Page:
Setting Up Your Wireless Network

Home wireless has changed significantly in recent years, while becoming more important for home use. Pervasive Wi-Fi coverage is needed to power not just computers and phones but dozens of wireless devices including televisions, streaming services, gaming systems and IoT devices. For strong, secure Wi-Fi, the best solution will depend on the size of your house as well as number and types of devices. A decision on which Wi-Fi router to purchase should be based on performance, range, and overall value of the system.

There are two basic types of Wi-Fi systems: standalone routers (good for smaller spaces) and mesh networking kits, which are better for large or multi-floor homes. For both, consider these criteria when making a decision:

  • Have you bought a router in the last 3 or 4 years? If not, now is the time to do so.
  • Do you have a single-story house or apartment? If so, consider a stand-alone router.
  • Do you have a multi-story or large house? If so, consider a mesh networking kit.
  • Ensure that the router has support for the latest Wi-Fi standards (Wi-Fi 6, or 802.11ac and WPA3).
  • Ensure that the router administrative interface meets your needs. Older routers require login via a web browser, while newer versions allow you to install and manage the Wi-Fi router from an app on your phone or tablet.

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Mesh networking kits are recommended for large homes or old apartments or houses with plaster, brick, or concrete walls. Instead of using a single router, they provide broader coverage using multiple access points spread around a house to improve Wi-Fi range and performance. Read these recommendations for mesh networking kits:

Once you have installed your new Wi-Fi router, consider these best practices for improving the security of your home wireless network:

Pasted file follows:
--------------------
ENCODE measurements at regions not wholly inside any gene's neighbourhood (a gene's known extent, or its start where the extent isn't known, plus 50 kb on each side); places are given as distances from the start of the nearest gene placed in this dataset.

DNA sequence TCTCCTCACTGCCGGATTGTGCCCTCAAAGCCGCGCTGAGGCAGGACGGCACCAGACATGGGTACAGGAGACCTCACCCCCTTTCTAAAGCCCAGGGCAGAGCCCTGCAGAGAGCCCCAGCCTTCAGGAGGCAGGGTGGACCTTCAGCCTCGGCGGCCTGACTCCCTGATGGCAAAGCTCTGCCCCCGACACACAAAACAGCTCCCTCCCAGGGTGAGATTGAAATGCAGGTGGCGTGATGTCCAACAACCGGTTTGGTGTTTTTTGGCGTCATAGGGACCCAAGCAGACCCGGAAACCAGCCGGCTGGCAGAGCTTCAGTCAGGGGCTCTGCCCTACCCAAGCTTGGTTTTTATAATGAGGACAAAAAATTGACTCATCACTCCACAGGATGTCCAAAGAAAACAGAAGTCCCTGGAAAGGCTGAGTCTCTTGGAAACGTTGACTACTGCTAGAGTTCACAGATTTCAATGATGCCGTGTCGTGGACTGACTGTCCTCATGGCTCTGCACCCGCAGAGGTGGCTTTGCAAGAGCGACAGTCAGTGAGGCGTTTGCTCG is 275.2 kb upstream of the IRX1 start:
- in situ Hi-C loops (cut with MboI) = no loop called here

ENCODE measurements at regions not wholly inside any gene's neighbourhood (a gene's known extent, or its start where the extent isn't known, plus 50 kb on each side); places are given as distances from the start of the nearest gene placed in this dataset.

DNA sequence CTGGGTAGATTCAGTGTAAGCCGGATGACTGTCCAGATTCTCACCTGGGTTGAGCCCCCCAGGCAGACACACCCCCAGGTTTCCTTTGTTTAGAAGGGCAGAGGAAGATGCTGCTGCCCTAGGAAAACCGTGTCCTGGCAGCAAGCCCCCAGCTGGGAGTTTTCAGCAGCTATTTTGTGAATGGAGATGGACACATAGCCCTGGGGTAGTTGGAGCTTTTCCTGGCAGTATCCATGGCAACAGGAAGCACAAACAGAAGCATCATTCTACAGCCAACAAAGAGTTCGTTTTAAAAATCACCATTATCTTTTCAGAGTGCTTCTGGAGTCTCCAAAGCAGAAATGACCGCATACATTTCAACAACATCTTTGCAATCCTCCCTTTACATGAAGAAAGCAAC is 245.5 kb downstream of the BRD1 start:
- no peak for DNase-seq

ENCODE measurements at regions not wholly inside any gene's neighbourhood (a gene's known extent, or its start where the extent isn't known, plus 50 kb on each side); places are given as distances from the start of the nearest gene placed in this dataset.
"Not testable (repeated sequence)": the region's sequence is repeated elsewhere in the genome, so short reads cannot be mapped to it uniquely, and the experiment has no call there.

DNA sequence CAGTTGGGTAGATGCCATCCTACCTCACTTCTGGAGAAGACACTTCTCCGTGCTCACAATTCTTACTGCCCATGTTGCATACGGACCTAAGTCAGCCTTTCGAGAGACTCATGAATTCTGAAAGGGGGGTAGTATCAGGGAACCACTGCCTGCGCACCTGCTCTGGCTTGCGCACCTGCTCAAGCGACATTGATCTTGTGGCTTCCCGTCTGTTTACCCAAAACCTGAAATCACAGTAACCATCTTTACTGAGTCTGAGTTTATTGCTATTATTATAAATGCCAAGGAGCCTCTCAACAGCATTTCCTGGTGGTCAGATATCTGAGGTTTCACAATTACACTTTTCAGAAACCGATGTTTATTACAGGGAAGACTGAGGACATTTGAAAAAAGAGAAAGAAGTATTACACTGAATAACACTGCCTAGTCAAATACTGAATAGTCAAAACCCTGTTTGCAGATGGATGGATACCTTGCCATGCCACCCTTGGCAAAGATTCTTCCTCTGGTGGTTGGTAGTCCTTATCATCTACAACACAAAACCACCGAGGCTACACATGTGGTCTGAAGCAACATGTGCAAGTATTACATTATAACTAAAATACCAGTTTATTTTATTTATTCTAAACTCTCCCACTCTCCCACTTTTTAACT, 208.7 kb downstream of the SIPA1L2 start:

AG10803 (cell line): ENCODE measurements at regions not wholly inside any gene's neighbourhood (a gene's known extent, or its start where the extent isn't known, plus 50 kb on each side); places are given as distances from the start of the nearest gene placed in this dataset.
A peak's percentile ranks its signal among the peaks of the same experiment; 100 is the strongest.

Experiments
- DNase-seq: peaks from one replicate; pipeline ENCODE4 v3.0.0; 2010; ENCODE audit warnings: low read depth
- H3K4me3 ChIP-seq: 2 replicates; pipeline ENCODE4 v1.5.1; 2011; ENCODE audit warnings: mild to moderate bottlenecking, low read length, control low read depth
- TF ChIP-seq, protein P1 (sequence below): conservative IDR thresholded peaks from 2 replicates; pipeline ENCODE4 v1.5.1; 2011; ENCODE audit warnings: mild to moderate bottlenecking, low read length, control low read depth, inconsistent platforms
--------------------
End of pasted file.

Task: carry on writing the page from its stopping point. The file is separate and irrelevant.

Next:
1. Set the encryption level to the most recent secure type available on your wireless hardware (currently Wi-Fi 6, or 802.11 AC with WPA3 security). WPA3 is the latest version of Wi-Fi Protected Access, a suite of protocols and technologies that provide authentication and encryption for Wi-Fi networks. Read more about Wi-Fi 6, new Wi-Fi names and the difference between WPA2 and WPA3.
  2. Use an inconspicuous network name (SSID). The network name you choose should not give away any personal information.
  3. Change the default administrator password for your router. The admin account is what allows you to configure the settings for your wireless network.
  4. Ensure that the password used to connect to your wireless network is strong and that it is different from the admin password. 

Using IoT Devices

Make sure the Internet of Things (IoT) isn't a route for hackers to get into your home!

The increasing number of Internet-connected devices in homes and businesses present a new security risk. Follow these guidelines to secure IoT devices:

  • Always change weak default/generic passwords.
  • Always update with security patches when available. Fill out the warranty card in case of device recall or vendor communication.
  • Set up a firewall. Disable all unused ports and services on IoT devices.
  • Disable Universal Plug and Play (UPnP) on routers unless absolutely necessary.

*Note: If you want to use an IoT device on the Duke network, please register the device on or CMDB. For multiple devices, consider network segmentation (VRFs). Contact for more information.


Personal Device Security Guide

Learn about how to secure personal devices and accounts using security tools and practices such as antivirus, patching, authentication, device tracking and more.

Personal Device Security Guide